As I was scrolling through Facebook last week, I came across a lengthy post with a picture of a smiling young girl giving a thumbs up on somebody's doorstep. The picture was taken using Snapchat, and had a caption across it that read "if this girl comes to your door, don't answer it."
The user detailed how the girl had come to her doorstep selling educational books for children, and used her "smooth-talking" to come inside their home. The user claimed that the young saleswoman was actually involved in human trafficking and was using the books as a guise to case the home for children to kidnap. The user went so far as to accuse the saleswoman of using their bathroom only to examine pictures of her children.
At first, I was shocked. "How could a young girl do something like that to families? That's despicable." But after about 1 millisecond, my "don't-believe-everything-you-read-on-the-Internet" common sense kicked in, and I began my research.
After some easy Facebook digging, I found pictures of the girl standing next to a local police officer. Only she wasn't being cuffed or charged with human trafficking-- she was smiling at the camera just like she did in the picture that was used to falsely label her as a nefarious child-stealer.
Deja Miller is a college student working independently for a company called Southwestern Advantage. Southwestern Advantage hires college students to sell books to local families in order to help finance their education. Some notable former employees include Texas Governor Rick Perry, Congresswoman Marsha Blackburn, and author Martin Fridson.
From their website: "The Southwestern Advantage Sales & Leadership Program allows students to run their own businesses during their summer breaks through the product and training Southwestern Advantage offers. The students are independent contractors. They purchase products from Southwestern Advantage at wholesale and sell them to customers at retail."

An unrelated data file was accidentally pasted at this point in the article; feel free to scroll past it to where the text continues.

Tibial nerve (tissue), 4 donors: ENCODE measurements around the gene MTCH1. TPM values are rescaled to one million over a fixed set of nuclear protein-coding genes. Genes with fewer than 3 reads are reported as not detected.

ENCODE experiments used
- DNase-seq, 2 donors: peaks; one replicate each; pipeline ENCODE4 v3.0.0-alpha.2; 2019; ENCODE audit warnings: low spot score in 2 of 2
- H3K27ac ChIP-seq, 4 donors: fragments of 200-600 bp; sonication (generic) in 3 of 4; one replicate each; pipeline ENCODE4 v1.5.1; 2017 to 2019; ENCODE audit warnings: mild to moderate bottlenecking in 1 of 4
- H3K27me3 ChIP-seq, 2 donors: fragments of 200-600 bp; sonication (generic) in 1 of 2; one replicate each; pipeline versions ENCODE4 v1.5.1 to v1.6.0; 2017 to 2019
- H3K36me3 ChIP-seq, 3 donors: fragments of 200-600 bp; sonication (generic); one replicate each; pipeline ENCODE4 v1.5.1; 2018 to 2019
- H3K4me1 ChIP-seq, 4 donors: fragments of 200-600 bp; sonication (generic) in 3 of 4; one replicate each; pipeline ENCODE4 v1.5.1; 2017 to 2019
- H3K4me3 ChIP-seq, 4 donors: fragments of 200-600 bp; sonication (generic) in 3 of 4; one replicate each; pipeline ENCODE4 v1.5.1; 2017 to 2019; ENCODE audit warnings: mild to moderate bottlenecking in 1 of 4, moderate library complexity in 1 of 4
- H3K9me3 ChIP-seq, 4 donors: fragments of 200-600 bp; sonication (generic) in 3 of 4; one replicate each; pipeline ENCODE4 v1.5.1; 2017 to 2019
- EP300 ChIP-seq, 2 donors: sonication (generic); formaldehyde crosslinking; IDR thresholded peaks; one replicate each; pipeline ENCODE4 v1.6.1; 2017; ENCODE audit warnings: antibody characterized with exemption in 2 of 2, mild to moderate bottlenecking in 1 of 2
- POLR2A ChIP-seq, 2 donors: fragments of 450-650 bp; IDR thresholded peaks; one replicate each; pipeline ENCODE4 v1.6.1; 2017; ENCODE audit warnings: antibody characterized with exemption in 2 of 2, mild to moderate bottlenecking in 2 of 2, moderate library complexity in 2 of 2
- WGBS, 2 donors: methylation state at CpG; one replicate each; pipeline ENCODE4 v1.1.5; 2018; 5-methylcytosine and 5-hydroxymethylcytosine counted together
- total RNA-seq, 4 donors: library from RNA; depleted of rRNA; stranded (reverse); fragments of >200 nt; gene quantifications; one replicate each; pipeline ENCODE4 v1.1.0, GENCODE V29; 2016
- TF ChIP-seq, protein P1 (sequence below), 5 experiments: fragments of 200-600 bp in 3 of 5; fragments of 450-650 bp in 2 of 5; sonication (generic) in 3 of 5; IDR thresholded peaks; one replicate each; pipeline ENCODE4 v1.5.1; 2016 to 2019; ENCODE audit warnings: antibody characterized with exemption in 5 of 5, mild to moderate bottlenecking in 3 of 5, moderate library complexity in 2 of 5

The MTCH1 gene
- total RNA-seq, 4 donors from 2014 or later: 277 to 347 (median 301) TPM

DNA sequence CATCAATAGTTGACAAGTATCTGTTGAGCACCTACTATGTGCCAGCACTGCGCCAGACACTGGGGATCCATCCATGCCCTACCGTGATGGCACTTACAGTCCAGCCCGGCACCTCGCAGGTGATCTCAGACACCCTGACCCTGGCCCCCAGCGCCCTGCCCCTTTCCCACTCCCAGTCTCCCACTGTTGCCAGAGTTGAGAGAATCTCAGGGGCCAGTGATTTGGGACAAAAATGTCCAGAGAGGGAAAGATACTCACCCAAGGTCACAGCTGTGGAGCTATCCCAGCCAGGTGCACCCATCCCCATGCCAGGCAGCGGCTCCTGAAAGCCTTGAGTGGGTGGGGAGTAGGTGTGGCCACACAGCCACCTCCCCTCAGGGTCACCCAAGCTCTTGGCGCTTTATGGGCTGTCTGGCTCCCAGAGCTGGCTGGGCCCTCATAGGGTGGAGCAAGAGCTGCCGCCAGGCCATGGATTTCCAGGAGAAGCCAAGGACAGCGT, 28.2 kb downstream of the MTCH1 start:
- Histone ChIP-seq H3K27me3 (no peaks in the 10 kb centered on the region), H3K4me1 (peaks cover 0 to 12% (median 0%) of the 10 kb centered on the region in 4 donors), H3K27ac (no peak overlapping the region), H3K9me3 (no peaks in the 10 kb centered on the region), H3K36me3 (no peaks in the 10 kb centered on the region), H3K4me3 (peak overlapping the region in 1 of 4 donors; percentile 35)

So, after about five minutes of lightweight research, I uncovered the truth behind this "human trafficking threat." Why couldn't the Facebook user who labelled Deja as a human trafficker done this same research? Why do we live in an era where people are more inclined to type up a 500-word warning with no evidence and post it to social media rather than doing a little research?
As a person who lives in the neighboring village of Ada, I am fully aware of the suspicious and potentially dangerous activity related to human trafficking that has been going on in Lima recently. Human trafficking isn't a joke or something to be taken lightly. Toledo alone has become notorious for human trafficking in the United States, and with Lima being so close it's understandable that locals have become extremely cautious. Traffickers are men and women alike, which is one of the only statements which I could agree with on the Facebook post targeting Deja.
Now here's where the big BUT comes in: While I completely sympathize with the fear of the Facebook user and the fear that I've seen reflected throughout the community, I cannot sympathize with using social media as an engine for destroying a person's livelihood and career. Would it be worth it if she were a human trafficker and lives were saved? Sure. But my question is where was your evidence? What led you to believe that this harmless girl carrying a clipboard and some books was a danger to you and your children?
Fortunately, Deja was able to meet with local law enforcement to snap a few pictures for legitimacy and post them on her professional page to clear the air.
It seems that Deja has received a great deal of support from the community, but it's unsure what impact the post will have on her sales in Lima. Deja reported that she will be in town for the next two weeks selling books to children, presumably before she returns to school. Fortunately, the Facebook user removed the post after it was made clear that Deja is a legitimate saleswoman.
Is fear a good enough reason to label someone as a monster? Is it a good enough reason to circulate their picture via social media (traveling faster than those little pamphlets you get in the mail with local sex offenders) warning locals not to answer their doors? This is her livelihood, how she is making money to finance her education--potentially ripped away by a girl using Facebook as a weapon.
My question is, why was this harmless book saleswoman falsely labeled as a sex-trafficker? What is it about her appearance that makes her seem threatening? What was it about her personal demeanor that screamed "warning!" to you?
To Deja: I hope that this negative experience hasn't marred your opinion of Lima (or Ohio). I want to personally extend my thanks to you for the amazing work you're doing in this community. Keep doing you, girl!